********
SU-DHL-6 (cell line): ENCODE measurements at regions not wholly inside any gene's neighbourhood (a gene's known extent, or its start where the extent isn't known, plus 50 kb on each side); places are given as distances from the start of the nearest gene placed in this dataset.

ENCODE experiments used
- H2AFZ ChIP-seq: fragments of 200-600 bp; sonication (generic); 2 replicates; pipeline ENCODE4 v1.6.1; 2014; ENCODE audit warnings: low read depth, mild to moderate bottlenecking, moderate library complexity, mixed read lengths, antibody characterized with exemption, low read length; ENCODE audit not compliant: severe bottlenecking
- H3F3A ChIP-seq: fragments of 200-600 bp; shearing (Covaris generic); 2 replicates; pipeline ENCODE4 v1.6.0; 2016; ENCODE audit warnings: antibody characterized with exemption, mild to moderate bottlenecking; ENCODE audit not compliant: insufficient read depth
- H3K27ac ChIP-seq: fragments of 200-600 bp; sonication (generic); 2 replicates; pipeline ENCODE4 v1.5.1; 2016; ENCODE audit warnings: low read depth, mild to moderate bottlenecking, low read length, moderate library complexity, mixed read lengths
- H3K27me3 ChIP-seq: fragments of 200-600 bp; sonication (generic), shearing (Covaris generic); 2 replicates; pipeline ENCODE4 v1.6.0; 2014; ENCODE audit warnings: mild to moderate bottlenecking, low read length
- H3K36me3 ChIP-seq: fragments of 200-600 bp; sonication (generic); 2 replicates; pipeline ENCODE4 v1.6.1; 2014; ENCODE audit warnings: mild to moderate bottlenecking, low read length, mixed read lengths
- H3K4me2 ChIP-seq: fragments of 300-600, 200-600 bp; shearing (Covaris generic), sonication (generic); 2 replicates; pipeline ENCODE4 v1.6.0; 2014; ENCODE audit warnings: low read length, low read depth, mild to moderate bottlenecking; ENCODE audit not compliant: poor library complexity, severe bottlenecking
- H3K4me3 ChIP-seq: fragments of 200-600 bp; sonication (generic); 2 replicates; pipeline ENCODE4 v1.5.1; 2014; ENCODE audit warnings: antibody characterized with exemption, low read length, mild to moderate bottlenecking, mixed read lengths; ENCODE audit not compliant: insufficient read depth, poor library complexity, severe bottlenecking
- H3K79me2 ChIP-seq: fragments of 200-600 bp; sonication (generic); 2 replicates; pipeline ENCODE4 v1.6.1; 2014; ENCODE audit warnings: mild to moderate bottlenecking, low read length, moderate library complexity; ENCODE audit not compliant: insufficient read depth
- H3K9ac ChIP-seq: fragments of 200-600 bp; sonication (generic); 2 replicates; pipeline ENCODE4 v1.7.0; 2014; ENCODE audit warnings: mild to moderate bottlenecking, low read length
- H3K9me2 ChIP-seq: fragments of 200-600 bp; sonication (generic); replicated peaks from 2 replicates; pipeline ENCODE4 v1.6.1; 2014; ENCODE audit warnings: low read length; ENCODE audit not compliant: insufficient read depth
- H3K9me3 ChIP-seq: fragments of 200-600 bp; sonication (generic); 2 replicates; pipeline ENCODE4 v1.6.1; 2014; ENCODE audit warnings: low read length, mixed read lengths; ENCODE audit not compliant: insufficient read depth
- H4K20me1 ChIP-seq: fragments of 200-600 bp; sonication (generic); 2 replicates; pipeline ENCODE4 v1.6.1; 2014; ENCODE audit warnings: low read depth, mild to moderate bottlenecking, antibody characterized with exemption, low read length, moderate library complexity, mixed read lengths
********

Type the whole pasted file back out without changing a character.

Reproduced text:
SU-DHL-6 (cell line): ENCODE measurements at regions not wholly inside any gene's neighbourhood (a gene's known extent, or its start where the extent isn't known, plus 50 kb on each side); places are given as distances from the start of the nearest gene placed in this dataset.

ENCODE experiments used
- H2AFZ ChIP-seq: fragments of 200-600 bp; sonication (generic); 2 replicates; pipeline ENCODE4 v1.6.1; 2014; ENCODE audit warnings: low read depth, mild to moderate bottlenecking, moderate library complexity, mixed read lengths, antibody characterized with exemption, low read length; ENCODE audit not compliant: severe bottlenecking
- H3F3A ChIP-seq: fragments of 200-600 bp; shearing (Covaris generic); 2 replicates; pipeline ENCODE4 v1.6.0; 2016; ENCODE audit warnings: antibody characterized with exemption, mild to moderate bottlenecking; ENCODE audit not compliant: insufficient read depth
- H3K27ac ChIP-seq: fragments of 200-600 bp; sonication (generic); 2 replicates; pipeline ENCODE4 v1.5.1; 2016; ENCODE audit warnings: low read depth, mild to moderate bottlenecking, low read length, moderate library complexity, mixed read lengths
- H3K27me3 ChIP-seq: fragments of 200-600 bp; sonication (generic), shearing (Covaris generic); 2 replicates; pipeline ENCODE4 v1.6.0; 2014; ENCODE audit warnings: mild to moderate bottlenecking, low read length
- H3K36me3 ChIP-seq: fragments of 200-600 bp; sonication (generic); 2 replicates; pipeline ENCODE4 v1.6.1; 2014; ENCODE audit warnings: mild to moderate bottlenecking, low read length, mixed read lengths
- H3K4me2 ChIP-seq: fragments of 300-600, 200-600 bp; shearing (Covaris generic), sonication (generic); 2 replicates; pipeline ENCODE4 v1.6.0; 2014; ENCODE audit warnings: low read length, low read depth, mild to moderate bottlenecking; ENCODE audit not compliant: poor library complexity, severe bottlenecking
- H3K4me3 ChIP-seq: fragments of 200-600 bp; sonication (generic); 2 replicates; pipeline ENCODE4 v1.5.1; 2014; ENCODE audit warnings: antibody characterized with exemption, low read length, mild to moderate bottlenecking, mixed read lengths; ENCODE audit not compliant: insufficient read depth, poor library complexity, severe bottlenecking
- H3K79me2 ChIP-seq: fragments of 200-600 bp; sonication (generic); 2 replicates; pipeline ENCODE4 v1.6.1; 2014; ENCODE audit warnings: mild to moderate bottlenecking, low read length, moderate library complexity; ENCODE audit not compliant: insufficient read depth
- H3K9ac ChIP-seq: fragments of 200-600 bp; sonication (generic); 2 replicates; pipeline ENCODE4 v1.7.0; 2014; ENCODE audit warnings: mild to moderate bottlenecking, low read length
- H3K9me2 ChIP-seq: fragments of 200-600 bp; sonication (generic); replicated peaks from 2 replicates; pipeline ENCODE4 v1.6.1; 2014; ENCODE audit warnings: low read length; ENCODE audit not compliant: insufficient read depth
- H3K9me3 ChIP-seq: fragments of 200-600 bp; sonication (generic); 2 replicates; pipeline ENCODE4 v1.6.1; 2014; ENCODE audit warnings: low read length, mixed read lengths; ENCODE audit not compliant: insufficient read depth
- H4K20me1 ChIP-seq: fragments of 200-600 bp; sonication (generic); 2 replicates; pipeline ENCODE4 v1.6.1; 2014; ENCODE audit warnings: low read depth, mild to moderate bottlenecking, antibody characterized with exemption, low read length, moderate library complexity, mixed read lengths